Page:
4 Retirement Basics You Can’t Afford to Mess Up

In a 2019 Charles Schwab survey, Americans guessed that they would need $1.7 million to retire.

However, only half of the same people who took that poll contributed less than 10% of their earnings to a workplace retirement fund, or less than $9,000 annually.

It’s never a good idea to guesstimate a retirement plan. Here are four basics you can’t afford to mess up.

Choosing the wrong retirement number

Too many retirees think of the act of retirement and not enough about the financial considerations and calculations that make it possible in the first place.

A retirement number is the amount of money that must be in your retirement fund to fund the entirety of your retirement.

The average person lives to be 80 if they’re lucky. So, as you calculate your retirement number, you may want to consider that you could live to be 90 or 100. Otherwise, you could outlive your own retirement fund.

And a 2016 Federal Reserve report found that the typical retirement account only had $60,000 in it.

Considering inflation and the rising cost of living expenses, you may need $3 million to retire depending on your desired lifestyle.

A retirement number should never be a generalized estimate figure; it is a specific and customized number that will inform your retirement lifestyle.

Carefully calculate your retirement number with a financial advisor or retirement professional.

Not having a complete retirement plan

A retirement number is not very useful if you don’t have a retirement plan. A retirement plan informs how you will live out your retirement and spend your funds.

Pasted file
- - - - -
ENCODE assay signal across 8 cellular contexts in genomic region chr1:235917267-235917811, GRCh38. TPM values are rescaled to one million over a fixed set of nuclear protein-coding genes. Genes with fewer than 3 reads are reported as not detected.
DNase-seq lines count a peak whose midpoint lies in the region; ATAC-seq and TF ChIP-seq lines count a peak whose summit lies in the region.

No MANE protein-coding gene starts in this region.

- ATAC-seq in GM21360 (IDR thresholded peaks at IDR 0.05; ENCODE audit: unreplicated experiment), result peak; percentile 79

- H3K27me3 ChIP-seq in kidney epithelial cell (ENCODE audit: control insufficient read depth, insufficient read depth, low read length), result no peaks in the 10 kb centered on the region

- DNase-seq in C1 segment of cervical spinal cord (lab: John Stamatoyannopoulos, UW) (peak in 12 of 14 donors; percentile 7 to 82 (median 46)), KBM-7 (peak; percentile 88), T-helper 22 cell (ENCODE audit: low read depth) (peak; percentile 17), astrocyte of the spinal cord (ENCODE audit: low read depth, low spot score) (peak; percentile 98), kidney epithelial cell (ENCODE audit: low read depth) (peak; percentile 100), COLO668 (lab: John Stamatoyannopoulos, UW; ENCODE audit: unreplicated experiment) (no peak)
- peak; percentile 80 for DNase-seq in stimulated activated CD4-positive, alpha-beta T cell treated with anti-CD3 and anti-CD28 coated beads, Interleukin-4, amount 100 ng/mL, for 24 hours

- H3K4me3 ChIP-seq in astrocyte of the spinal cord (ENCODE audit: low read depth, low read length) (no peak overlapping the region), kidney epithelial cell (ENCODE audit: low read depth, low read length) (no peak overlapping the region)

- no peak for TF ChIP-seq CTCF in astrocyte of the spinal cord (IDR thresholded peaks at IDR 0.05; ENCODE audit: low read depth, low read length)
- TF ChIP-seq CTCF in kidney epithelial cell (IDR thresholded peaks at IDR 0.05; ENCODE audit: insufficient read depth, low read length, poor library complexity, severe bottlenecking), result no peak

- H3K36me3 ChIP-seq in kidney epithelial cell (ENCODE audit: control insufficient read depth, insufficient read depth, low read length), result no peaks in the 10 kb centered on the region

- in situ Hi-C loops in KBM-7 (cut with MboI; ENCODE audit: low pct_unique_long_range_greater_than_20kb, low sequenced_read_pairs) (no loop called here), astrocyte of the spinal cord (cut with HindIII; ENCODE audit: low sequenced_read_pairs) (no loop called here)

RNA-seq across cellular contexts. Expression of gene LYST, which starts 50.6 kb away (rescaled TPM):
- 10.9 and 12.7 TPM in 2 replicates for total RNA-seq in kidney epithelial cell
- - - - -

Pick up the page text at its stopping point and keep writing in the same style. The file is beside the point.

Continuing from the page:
Where will you live out your retirement? The typical retiree spends $40,000 to $45,000 annually. Would you save more money if you live in a city or country with a low cost of living?

Are you planning to work part-time? Will you have an emergency fund?

You must think of questions and contingencies to flesh out a retirement plan and better determine your retirement number.

Not including medical expenses in a retirement plan

As you get older your body will slowly break down. The older you get, the more likely you will get sick, injured, contract an ailment or need medical care.

And the older you get the more expensive medical care becomes. For whatever reason, many retirees don’t include medical expenses in their retirement numbers or plans.

The average retired couple will spend at least $400,000 on medical care throughout the entirety of their retirement.

Most people struggle to create a retirement fund, much less add $400,000 to it.

The least you can do is open a health savings account. It is basically a bank account for medical expenses. As long as you withdraw money from a HSA for medical treatment, it’s tax-free.

Withdrawing too much from a retirement fund

There are serious penalties, fees, and taxes that must be paid if you withdraw money too early from a retirement fund.

If you have retirement funds in a personal bank account, then you must only withdraw what you need as you need it.

Develop a budget and fund withdrawal schedule in accordance with your retirement plan. Withdraw too much or frivolously and your fund could be empty or inadequate when you really need it.